American semiconductor giant Qualcomm (NASDAQ:QCOM) has been taking actions in recent months against a Chinese smartphone developer whose stature has been on the rise. In a press release dated October 14th, Qualcomm announced that it had filed a complaint with the U.S. International Trade Commission (ITC) against Meizu, a portable electronics manufacturer founded in 2003 and headquartered in the Chinese city of Zhuhai. Along with the ITC complaint, Qualcomm also filed a patent infringement action against Meizu in Germany’s Mannheim Regional Court and initiated a infringement-seizure action in France to begin collecting evidence for a potential future patent infringement action in that company.
This is not the first time that Qualcomm has targeted Meizu over patent infringement concerns this year. This June, Qualcomm filed a complaint at the Beijing Intellectual Property Court requesting that the court issue a ruling on the terms of a patent license offered by Qualcomm to Meizu for technologies patented in China relating to 3G and 4G wireless communications. Qualcomm states that, while it negotiated in good faith with Meizu, the Chinese firm refused to accept a rectification plan which has already been accepted by 100 companies. According to a Law360 report, the recent Qualcomm legal actions are related to June’s patent infringement action in China.
The rectification plan offered by Qualcomm to Meizu was one which the American chip developer submitted to China’s National Development and Reform Commission (NDRC) in February 2015. The rectification plan governs how Qualcomm is able to license its technologies in the wake of being found guilty in Chinese courts of breaking that country’s Anti-Monopoly Law through its patent licensing activities. The plan requires that Qualcomm license its 3G and 4G patents separately from its other patents and limits royalties to 5 percent for 3G devices and 3.5 percent on 4G devices which do not implement either CDMA or WCDMA channel access technologies. Qualcomm can use a royalty base of 65 percent of the net selling price of the device to make the determination on the proper amount of royalties. Qualcomm also agreed to pay a $975 million fine for violating terms of the Anti-Monopoly Law.
At the same time that Meizu has increasingly come under Qualcomm’s crosshairs, it has reaching a strong position in a smartphone market that could slow in the coming years. From 2014 to 2015, Meizu increased its smartphone sales by 350 percent, rising from 4.4 million units sold in 2014 up to 20 million units sold in 2015. A 2016 smartphone sales forecast released this June by semiconductor market research firm IC Insights predicts that Meizu will sell 26 million units, a 29 percent increase over the company’s 2015 sales. That forecast places Meizu 11th overall among smartphone companies, far behind giants like Samsung and Apple but creeping up on Asian competitors like Lenovo (forecasted 2016 sales of 55 million units) and LG (57 million units).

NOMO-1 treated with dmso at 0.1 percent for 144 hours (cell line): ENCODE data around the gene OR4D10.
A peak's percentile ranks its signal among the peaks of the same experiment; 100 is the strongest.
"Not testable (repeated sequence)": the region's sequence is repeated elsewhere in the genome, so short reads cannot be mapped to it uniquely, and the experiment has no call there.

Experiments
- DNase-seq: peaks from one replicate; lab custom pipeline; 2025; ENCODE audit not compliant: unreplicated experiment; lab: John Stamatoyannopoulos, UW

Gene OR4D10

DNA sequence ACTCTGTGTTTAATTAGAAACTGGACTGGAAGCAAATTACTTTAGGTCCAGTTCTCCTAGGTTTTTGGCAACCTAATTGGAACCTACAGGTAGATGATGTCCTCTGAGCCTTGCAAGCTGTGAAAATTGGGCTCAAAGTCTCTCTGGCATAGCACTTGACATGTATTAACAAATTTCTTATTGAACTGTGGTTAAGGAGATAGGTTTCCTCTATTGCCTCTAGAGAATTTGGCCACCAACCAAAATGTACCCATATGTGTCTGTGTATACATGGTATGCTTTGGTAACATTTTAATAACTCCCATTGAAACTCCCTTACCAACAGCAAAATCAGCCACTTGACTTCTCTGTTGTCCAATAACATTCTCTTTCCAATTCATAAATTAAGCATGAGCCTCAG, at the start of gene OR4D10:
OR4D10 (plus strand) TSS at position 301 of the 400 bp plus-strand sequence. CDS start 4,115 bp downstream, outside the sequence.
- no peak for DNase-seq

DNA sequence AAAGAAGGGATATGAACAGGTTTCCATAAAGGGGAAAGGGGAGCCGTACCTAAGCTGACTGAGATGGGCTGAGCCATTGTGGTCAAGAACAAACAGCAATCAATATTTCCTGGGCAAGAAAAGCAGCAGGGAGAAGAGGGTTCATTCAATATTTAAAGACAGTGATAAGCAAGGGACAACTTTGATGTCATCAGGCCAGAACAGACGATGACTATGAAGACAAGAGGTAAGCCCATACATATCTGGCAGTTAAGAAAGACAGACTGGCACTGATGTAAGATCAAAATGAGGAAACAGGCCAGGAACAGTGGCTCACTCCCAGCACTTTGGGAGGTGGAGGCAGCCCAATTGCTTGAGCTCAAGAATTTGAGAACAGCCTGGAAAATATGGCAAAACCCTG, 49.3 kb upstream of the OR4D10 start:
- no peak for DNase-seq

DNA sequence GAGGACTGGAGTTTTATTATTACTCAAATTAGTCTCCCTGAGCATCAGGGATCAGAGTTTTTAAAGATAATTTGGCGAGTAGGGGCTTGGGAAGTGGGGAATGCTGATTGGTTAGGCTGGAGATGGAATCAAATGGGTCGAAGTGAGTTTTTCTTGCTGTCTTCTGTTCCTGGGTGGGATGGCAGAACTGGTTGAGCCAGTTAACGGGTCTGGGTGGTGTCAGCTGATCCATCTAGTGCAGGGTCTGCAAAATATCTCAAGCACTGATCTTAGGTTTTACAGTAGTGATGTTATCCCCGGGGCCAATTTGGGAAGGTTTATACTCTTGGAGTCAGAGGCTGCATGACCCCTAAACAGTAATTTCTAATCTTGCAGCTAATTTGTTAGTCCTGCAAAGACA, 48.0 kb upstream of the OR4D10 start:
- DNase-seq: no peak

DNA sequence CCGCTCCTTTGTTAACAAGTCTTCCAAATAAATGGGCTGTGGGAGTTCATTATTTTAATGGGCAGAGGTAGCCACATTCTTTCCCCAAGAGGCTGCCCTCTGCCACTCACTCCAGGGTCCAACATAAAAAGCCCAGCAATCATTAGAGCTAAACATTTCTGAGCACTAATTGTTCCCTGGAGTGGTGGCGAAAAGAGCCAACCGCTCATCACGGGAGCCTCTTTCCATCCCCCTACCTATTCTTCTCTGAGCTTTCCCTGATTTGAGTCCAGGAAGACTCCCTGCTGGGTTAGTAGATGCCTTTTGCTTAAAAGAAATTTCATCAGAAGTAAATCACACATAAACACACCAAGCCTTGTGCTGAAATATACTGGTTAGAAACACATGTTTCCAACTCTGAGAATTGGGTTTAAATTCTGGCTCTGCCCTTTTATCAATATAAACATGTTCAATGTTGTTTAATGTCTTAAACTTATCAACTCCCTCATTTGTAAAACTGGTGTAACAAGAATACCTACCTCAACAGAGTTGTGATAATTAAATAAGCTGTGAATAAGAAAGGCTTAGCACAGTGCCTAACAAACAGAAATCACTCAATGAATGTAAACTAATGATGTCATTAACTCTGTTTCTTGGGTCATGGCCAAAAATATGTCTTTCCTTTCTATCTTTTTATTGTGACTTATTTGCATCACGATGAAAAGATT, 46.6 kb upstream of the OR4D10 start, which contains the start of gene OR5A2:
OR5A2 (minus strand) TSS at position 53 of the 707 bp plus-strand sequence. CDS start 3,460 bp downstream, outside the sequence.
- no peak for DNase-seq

Even if Meizu isn’t a name which is well-known to U.S. consumers, it operates in a Chinese market which is the world’s largest for smartphone sales and shipments. China’s smartphone market overtook U.S. smartphone sales in 2012 and by the end of 2014, more than 1 billion people in China were using mobile phones according to online statistics portal Statista. Chinese smartphone sales dipped in the first quarter of 2016 down to 104.9 million units, a 5 percent dip from 2015’s first quarter results. Overall, the global smartphone market dropped 3 percent during 2016’s first quarter, a rate of reduction which is slower than what is being experienced in China’s consumer market.
It’s not clear but it seems that Meizu phones could wind up in the possession of U.S. consumers in the coming years. Online media was ablaze this February with reports about Meizu phones being offered online by American no-contract wireless service provider US Mobile, although the offer was swiftly taken down over a possible legal challenge that US Mobile was working through an importing company and not directly with Meizu or Xiaomi, another Chinese smartphone maker whose products were also offered. An analysis piece published by Forbes indicated that phones by either manufacturer could enter the U.S. market soon, but the patent squabble with Qualcomm would seem to increase Meizu’s headwinds in this regard.
If Meizu wants to fight back against Qualcomm’s patent infringement assertions, it may be able to do so with the help of financial resources from a corporate partner with deep pockets. In February 2015, Chinese e-commerce titan Alibaba Group (NYSE:BABA) announced that it had made a $590 million investment in Meizu. As part of the deal, Meizu phones integrated Alibaba’s Android-based Yun OS, which Alibaba has developed for smartphones and smart TVs.